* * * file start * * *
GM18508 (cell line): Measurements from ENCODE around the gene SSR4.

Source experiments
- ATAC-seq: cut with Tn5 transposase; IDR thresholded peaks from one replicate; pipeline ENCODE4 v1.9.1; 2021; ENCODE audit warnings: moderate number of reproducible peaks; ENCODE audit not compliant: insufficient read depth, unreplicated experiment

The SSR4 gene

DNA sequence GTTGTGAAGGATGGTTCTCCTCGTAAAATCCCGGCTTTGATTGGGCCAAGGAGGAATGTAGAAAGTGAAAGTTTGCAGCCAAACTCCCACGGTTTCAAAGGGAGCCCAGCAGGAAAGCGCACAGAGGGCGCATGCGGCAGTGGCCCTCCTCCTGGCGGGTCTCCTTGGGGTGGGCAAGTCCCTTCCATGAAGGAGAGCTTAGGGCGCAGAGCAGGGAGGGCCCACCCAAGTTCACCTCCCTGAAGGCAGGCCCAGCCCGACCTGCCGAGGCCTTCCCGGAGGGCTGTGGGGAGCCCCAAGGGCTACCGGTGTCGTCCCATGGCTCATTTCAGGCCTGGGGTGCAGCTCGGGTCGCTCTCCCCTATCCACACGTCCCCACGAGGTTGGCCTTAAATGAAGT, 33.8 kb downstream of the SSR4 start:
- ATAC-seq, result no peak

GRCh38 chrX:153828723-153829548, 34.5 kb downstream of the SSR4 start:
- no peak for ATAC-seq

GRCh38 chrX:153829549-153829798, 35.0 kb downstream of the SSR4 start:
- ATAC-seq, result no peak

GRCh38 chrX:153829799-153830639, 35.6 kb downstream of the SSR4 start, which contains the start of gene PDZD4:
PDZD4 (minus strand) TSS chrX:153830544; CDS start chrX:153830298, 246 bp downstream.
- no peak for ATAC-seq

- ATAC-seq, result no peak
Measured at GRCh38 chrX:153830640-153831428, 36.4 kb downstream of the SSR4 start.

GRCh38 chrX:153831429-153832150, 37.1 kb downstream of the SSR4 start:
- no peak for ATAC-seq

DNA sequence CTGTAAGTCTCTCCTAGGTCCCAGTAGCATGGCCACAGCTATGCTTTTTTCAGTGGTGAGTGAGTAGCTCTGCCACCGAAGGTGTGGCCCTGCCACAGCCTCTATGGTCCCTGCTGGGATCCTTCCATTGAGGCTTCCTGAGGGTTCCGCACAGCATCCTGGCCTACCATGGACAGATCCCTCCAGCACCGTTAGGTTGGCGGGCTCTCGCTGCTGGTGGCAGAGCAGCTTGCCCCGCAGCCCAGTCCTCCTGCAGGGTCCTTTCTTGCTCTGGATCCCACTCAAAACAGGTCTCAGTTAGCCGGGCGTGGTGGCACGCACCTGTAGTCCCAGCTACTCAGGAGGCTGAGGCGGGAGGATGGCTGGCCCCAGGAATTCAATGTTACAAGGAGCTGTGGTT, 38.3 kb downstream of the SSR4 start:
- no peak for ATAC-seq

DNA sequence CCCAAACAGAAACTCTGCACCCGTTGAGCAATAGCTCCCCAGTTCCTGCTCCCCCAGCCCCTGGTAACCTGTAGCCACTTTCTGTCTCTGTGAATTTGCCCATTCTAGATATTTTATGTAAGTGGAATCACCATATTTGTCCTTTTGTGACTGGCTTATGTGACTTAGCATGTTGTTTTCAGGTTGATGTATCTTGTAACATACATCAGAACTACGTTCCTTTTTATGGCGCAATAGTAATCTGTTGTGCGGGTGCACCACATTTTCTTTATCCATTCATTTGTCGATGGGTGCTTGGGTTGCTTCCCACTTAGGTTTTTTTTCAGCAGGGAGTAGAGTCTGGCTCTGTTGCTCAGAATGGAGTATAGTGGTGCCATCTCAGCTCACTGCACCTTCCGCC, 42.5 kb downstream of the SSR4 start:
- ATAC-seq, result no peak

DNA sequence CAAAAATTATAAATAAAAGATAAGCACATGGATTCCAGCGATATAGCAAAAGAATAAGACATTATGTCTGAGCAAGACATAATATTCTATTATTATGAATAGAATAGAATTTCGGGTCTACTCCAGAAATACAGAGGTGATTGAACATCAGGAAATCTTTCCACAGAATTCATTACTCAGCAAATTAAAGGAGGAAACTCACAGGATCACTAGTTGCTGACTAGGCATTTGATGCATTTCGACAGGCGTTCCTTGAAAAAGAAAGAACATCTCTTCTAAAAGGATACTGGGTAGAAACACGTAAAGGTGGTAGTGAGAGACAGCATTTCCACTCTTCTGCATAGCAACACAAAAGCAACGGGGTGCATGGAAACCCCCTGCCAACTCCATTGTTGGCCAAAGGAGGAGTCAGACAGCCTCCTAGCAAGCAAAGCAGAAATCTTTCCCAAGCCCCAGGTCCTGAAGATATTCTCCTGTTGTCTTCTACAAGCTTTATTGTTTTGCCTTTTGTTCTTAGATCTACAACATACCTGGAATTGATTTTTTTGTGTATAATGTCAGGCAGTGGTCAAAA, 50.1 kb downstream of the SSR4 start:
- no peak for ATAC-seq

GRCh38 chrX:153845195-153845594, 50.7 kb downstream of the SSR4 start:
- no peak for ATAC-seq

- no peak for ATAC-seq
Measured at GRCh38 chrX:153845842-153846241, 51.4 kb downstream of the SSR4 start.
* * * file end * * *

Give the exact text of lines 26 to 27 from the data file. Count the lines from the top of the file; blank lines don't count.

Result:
- no peak for ATAC-seq
Measured at GRCh38 chrX:153845842-153846241, 51.4 kb downstream of the SSR4 start.